Abbot and evangelist, who brought Christianity to the NE of Scotland. St. Drostan may have been of royal descent but was entrusted to the care of St. Columba (who some sources say was his uncle) who trained him for a monastic life. Drostan followed Columba when he came to Aberdour (Aberdeenshire). The Pictish ruler of Buchan gave them a site at Deer, some 14 miles (22 km) inland, where they established a monastery some time between 563 and 597 AD. When Columba returned to Iona it was Drostan whom he left there as abbot. It was here that the Book of Dier was written in the 9th C., one of Scotland's most important manuscripts. No trace of this monastery remains, it having fallen into decay, to be replaced by a Cistercian abbey in 1213. This continued in use until the Reformation, when it, too, fell into disrepair. St. Drostan remains the patron saint of the village and the Episcopal Church is dedicated to him.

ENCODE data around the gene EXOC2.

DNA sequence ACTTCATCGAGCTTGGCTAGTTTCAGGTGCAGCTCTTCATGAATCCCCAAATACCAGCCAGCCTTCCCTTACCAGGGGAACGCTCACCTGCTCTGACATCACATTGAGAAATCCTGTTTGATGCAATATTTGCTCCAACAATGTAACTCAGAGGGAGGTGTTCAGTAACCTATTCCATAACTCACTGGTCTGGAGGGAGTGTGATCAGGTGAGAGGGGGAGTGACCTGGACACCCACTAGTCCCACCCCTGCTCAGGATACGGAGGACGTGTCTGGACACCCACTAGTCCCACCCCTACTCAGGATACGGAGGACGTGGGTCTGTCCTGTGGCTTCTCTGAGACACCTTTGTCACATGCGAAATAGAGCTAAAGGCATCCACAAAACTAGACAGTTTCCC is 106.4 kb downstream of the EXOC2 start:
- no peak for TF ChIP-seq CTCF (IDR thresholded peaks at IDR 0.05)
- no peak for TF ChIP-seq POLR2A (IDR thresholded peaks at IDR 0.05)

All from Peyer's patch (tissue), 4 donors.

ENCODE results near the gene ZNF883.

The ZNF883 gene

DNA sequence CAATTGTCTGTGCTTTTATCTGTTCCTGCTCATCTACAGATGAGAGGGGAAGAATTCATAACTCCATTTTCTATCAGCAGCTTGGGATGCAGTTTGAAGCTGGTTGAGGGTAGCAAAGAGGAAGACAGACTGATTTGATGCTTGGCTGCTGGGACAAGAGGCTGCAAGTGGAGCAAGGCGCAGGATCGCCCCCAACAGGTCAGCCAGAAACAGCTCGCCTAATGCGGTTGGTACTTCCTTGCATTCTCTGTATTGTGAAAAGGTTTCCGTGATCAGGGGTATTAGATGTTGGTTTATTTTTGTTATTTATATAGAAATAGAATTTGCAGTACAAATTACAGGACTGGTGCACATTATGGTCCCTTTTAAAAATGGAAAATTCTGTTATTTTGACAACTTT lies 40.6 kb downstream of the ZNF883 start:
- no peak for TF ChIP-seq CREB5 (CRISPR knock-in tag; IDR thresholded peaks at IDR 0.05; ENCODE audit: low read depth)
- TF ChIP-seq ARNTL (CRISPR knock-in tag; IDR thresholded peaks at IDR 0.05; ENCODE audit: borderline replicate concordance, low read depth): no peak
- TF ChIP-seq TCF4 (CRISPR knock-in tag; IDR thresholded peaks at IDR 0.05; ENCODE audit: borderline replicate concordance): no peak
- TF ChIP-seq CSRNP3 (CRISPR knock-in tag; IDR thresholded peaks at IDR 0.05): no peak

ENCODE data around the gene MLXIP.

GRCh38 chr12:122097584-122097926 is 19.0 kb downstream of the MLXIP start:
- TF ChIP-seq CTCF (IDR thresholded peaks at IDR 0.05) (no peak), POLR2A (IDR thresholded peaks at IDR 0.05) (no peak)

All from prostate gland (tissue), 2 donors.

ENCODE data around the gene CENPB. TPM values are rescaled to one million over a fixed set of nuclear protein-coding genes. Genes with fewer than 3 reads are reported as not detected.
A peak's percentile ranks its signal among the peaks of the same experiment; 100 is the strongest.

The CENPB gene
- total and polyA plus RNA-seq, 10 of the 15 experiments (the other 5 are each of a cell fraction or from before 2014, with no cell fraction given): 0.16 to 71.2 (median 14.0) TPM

Some time later, St. Drostan succeeded as the Abbot of the abbey at Holywood (Dumfries and Galloway). He later resigned this position to enjoy a life of greater seclusion as a hermit at Glen Esk. Here Drostan preached, attracting the pious, and is said to have performed several miracles, including restoring sight to a priest called Symon. After his death, Drostan's body was carried by his followers back over the mountains to Aberdour and his relics were preserved there.
Today, St Drostan's lodge is a retreat run in the village of Tarfside, in Glen Esk, by the Scottish Episcopal Church. St. Drostan's feast day is celebrated on the 15th December.